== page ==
Saturday, June 18, 2011

Boy's Book and Girl's Book

Devin Brown, - an Asbury professor, though I don't think either of my sons or my daughter-in-law had him - writes in his Inside Prince Caspian.
Lewis's Essay "On Three Ways of Writing For Children" ... describes the Boy's Book or Girl's Book with its immensely successful schoolboy or schoolgirl who is able to perform incredible tasks with little or no preparation beforehand. Harry Potter and his magical abilities fit into this implausible category, and for the most part, so do his Quidditch skills. As has been noted, beginning with Price Caspian but also to some extent in The Lion, The Witch, and The Wardrobe, Lewis avoids creating this type of protagonist.

What's wrong with the Boy's Book or the Girl's Book? (Think of the Hardy Boys or the Nancy Drew series, where the protagonists are barely old enough to drive a car but somehow are able to fly planes and sail submarines, and the adolescent heroes spend their time catching international spies* rather than scooping ice cream, babysitting, or mowing lawns.) In discussing this type of book, Lewis points out "We run to it from the disappointments and humiliations of the real world: it sends us back to the real world undivinely discontented. For it is all flattery to the ego." The pleasure consists in picturing oneself the object of admiration."

When we get back to our own lifes in the real world, they seem less satisfying than ever. While we may dream of scorring the winning goal in the final moment of the championship game, this kind of dream may cause us to despise our real lives and the world we actually live in.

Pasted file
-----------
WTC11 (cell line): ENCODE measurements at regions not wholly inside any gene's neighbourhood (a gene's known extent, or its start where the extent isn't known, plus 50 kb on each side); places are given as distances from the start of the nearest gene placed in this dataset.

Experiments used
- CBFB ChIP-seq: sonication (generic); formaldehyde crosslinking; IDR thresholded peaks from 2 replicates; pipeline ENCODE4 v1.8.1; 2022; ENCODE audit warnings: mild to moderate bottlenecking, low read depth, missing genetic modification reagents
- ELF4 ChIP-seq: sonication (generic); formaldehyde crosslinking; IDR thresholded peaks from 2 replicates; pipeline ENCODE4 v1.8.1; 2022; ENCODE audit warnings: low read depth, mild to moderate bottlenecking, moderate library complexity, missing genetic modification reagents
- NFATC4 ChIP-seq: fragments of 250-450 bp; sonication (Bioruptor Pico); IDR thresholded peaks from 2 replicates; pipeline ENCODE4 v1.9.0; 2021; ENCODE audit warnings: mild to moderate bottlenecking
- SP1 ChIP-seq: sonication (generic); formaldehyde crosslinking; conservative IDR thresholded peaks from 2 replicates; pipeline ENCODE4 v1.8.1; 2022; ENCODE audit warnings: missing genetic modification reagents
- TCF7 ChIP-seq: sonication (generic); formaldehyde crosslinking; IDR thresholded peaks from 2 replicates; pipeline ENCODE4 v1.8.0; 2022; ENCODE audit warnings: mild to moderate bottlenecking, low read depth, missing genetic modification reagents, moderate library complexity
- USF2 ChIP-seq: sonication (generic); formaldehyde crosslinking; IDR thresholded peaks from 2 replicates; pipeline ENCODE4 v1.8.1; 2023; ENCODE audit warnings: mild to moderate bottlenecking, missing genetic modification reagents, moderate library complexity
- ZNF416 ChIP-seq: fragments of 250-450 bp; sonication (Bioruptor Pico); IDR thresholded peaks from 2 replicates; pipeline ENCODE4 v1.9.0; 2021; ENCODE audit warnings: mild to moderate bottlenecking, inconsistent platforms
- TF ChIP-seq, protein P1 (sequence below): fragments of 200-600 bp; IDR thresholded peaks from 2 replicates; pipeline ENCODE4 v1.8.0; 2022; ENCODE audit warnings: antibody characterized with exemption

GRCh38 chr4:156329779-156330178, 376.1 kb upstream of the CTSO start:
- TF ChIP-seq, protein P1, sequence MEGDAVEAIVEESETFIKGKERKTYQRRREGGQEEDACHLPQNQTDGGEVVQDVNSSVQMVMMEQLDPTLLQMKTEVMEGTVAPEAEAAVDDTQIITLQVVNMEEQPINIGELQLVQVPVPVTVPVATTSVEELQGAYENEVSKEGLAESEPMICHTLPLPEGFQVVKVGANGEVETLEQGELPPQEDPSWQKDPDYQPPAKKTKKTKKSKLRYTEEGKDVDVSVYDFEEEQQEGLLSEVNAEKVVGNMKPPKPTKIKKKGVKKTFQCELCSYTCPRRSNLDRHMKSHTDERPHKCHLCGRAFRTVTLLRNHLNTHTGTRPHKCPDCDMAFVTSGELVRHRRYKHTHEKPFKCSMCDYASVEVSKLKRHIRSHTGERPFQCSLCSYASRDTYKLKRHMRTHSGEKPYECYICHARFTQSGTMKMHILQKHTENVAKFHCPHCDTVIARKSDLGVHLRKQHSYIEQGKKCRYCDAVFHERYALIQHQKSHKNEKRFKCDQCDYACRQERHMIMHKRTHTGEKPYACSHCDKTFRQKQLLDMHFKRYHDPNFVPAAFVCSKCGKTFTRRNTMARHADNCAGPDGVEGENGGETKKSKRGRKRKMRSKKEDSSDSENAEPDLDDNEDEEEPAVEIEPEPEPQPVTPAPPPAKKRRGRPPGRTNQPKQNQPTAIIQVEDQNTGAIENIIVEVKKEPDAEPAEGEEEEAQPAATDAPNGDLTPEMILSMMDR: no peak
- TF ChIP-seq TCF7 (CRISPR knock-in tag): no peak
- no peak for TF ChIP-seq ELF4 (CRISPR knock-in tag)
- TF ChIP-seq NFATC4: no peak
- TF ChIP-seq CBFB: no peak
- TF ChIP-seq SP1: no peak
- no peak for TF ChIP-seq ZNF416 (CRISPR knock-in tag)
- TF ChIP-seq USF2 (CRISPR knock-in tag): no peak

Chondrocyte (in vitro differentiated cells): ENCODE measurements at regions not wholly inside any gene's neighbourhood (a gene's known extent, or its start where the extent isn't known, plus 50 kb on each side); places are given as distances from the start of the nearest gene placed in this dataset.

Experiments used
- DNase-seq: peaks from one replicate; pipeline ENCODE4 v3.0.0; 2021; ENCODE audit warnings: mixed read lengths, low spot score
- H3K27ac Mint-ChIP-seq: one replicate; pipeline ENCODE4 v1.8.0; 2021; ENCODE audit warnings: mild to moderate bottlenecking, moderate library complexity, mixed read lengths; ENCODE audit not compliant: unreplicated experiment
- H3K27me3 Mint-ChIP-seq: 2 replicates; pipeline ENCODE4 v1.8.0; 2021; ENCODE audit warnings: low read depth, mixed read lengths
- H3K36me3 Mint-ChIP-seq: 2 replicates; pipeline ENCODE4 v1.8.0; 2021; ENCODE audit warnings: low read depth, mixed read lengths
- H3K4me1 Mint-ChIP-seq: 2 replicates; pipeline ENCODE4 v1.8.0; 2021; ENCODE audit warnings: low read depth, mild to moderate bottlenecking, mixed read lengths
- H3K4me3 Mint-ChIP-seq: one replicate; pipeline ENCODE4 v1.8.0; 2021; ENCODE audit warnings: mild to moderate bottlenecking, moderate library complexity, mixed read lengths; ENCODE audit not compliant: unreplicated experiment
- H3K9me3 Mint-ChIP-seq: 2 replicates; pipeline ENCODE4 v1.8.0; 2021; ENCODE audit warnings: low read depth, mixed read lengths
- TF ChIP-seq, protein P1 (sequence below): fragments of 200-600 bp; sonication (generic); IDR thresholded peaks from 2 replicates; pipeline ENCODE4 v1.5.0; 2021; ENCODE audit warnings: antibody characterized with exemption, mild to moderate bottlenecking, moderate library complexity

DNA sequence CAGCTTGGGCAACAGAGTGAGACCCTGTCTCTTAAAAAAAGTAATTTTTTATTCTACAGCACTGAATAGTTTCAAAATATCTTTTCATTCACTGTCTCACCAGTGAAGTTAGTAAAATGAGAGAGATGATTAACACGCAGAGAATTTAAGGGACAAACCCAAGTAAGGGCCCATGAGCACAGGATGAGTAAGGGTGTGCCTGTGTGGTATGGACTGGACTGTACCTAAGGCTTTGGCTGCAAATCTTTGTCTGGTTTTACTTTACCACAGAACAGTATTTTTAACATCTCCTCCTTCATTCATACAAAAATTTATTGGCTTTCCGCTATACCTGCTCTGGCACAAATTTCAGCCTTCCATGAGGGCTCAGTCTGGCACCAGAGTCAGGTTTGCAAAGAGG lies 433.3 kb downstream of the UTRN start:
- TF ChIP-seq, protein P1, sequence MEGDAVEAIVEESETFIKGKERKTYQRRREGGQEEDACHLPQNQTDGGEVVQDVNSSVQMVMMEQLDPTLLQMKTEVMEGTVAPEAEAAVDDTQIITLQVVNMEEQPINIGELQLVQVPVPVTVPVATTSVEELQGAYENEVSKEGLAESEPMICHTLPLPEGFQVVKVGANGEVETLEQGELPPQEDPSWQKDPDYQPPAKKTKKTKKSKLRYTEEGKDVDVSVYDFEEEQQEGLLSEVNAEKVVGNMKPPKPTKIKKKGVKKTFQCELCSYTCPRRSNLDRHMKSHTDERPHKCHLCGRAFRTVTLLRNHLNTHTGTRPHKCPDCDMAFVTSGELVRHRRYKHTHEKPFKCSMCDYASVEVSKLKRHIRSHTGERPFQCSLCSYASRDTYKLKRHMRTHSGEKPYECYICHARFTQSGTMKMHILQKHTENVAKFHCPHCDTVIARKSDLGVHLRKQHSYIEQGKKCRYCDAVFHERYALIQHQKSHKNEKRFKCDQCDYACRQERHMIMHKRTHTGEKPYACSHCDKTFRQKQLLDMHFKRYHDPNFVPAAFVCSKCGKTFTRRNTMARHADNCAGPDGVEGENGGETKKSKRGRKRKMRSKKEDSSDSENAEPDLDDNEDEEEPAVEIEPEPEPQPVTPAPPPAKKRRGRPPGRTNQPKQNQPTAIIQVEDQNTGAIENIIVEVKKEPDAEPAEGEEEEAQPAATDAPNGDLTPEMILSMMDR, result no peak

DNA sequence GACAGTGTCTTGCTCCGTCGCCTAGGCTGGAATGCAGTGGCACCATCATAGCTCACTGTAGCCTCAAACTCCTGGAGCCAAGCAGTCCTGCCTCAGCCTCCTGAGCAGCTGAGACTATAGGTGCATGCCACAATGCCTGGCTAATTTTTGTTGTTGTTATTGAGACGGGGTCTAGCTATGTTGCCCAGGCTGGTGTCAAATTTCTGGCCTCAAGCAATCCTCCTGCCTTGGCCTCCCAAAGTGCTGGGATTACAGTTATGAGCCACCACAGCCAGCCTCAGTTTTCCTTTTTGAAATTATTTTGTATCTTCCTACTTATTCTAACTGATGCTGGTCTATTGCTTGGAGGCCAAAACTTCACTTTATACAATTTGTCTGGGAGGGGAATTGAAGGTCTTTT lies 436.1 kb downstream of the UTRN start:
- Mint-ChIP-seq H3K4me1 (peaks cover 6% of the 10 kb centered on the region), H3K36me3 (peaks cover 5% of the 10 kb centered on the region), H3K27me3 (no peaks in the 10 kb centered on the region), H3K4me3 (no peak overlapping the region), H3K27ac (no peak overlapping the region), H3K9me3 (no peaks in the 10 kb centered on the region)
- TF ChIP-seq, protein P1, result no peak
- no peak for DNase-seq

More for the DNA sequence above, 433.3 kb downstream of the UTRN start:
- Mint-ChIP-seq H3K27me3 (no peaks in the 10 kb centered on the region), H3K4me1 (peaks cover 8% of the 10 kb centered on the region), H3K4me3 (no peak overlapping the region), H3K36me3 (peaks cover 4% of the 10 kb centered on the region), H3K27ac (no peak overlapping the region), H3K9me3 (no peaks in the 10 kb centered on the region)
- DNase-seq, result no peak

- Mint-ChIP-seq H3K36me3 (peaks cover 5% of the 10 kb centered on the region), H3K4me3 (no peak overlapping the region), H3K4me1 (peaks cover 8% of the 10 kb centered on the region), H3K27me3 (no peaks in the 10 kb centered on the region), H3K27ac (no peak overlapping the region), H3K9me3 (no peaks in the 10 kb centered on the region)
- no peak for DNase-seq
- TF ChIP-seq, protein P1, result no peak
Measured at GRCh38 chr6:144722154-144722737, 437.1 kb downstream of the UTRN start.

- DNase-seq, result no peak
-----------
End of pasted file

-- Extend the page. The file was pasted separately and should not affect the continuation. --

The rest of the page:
Two quibbles. The Harry Potter-type books also rely on feeding the idea you are secretly very special, even though ignorant others don't notice it. Someday. Someday... I would also like to point out that as naturally gifted as some of these protagonists are, they are nonetheless portrayed as having also worked to become as skilled as they are. And Chip Hilton did scoop ice cream. Yet even so, very few are remotely capable of being such a multisport star, however hard they work.

*The international spies in these books have never been taught that special pugilistic trick of disabling your opponent by hitting them in the solar plexus. This turns out to be an important omission in their training every time, because the Hardy Boys, who presumably learned it from self-defense books you can order from the last pages of a comic book, defeat them with it repeatedly.


Texan99 said...

I'm fond of Robert Heinlein's coming-of-age stories. The teenagers usually have exceptional ability, but the story puts equal stress on how hard they work to be responsible and capable, which is presented as a simple assumption about any hero we'd be interested in. First their circumstances overwhelm them, but eventually a combination of luck and grit see them through. They also get separated somehow from adequate parenting at a crucial phase, a classic device in kidlit, from Bambi to Harry Potter.

A classic wish-fulfillment device, as you say, is the hidden crown prince: the Ugly Duckling, the lost heir, the sleeper who awakens, and really the whole Myth of the Lost Pearl trope.

Gringo said...

Mary Prudence Wells Smith was the author of many books, including The Boy Captive of Old Deerfield and The Boy Captive in Canada. These books tell of the experience of a boy in Deerfield who was taken prisoner during an Indian raid in 1704.

My 8th grade teacher read the books to us for 15-20 minutes before we began class. While she and I did not get along at the time, I now see that someone who would read to us had her good points as a teacher.

I don’t know how these books fit into your description, but I liked them being read to me and my classmates. Also good for their New England setting.

Overcoming obstacles is probably the theme of these books.

I guess that in part I see AVI as my nostalgia blog.

Barb the Evil Genius said...

I see Lewis' point, but I also was very disappointed by real life in that I never stepped through a wardrobe door into a magical world. Or found a coin that would grant me wishes, even half ones. I really wanted to live in Narnia when I was young.